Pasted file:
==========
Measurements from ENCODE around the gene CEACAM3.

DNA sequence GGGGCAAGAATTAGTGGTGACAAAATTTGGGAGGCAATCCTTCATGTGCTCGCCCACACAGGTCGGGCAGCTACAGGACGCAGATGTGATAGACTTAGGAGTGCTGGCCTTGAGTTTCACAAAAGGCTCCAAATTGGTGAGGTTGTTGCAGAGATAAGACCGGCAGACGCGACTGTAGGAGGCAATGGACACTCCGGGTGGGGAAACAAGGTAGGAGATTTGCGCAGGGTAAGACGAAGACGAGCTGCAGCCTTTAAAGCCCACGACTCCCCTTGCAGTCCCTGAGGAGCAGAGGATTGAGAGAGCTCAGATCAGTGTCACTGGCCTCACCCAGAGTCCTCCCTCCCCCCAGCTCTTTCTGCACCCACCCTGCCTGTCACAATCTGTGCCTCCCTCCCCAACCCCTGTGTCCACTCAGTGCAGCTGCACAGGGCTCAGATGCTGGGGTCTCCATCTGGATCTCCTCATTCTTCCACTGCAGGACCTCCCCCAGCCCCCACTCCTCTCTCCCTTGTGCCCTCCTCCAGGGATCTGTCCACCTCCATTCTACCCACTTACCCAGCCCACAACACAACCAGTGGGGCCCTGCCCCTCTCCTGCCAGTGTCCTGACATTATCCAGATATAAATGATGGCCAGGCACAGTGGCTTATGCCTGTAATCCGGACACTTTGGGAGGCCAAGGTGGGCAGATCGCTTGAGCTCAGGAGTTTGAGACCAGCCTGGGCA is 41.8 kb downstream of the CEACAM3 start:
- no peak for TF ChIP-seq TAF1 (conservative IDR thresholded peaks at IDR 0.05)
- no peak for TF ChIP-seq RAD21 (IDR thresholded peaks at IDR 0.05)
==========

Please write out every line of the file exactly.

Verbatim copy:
Measurements from ENCODE around the gene CEACAM3.

DNA sequence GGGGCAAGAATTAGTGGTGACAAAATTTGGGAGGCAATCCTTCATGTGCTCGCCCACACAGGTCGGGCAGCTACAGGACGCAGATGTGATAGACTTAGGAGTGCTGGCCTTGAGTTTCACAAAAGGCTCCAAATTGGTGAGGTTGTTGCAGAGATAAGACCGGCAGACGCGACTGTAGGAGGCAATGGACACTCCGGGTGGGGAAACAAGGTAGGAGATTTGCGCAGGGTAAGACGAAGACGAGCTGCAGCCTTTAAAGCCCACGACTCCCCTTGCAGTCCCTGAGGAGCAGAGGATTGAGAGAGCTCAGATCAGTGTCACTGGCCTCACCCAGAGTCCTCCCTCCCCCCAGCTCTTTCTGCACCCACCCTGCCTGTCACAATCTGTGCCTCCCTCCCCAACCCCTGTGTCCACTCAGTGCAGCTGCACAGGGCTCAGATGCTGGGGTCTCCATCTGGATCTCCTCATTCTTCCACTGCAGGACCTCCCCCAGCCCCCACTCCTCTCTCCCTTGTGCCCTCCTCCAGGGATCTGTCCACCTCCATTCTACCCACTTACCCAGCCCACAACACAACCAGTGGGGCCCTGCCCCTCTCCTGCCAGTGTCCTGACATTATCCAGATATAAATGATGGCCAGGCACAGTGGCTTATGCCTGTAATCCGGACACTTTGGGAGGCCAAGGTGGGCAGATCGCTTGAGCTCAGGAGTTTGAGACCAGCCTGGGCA is 41.8 kb downstream of the CEACAM3 start:
- no peak for TF ChIP-seq TAF1 (conservative IDR thresholded peaks at IDR 0.05)
- no peak for TF ChIP-seq RAD21 (IDR thresholded peaks at IDR 0.05)